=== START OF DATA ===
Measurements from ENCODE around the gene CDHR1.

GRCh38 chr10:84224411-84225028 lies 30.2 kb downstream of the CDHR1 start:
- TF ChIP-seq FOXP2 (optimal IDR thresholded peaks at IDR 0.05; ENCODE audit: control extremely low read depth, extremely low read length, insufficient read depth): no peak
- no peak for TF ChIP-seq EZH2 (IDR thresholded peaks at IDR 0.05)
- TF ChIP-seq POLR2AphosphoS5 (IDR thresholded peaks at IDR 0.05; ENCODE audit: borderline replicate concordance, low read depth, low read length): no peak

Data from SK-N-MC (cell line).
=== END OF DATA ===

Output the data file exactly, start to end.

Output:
Measurements from ENCODE around the gene CDHR1.

GRCh38 chr10:84224411-84225028 lies 30.2 kb downstream of the CDHR1 start:
- TF ChIP-seq FOXP2 (optimal IDR thresholded peaks at IDR 0.05; ENCODE audit: control extremely low read depth, extremely low read length, insufficient read depth): no peak
- no peak for TF ChIP-seq EZH2 (IDR thresholded peaks at IDR 0.05)
- TF ChIP-seq POLR2AphosphoS5 (IDR thresholded peaks at IDR 0.05; ENCODE audit: borderline replicate concordance, low read depth, low read length): no peak

Data from SK-N-MC (cell line).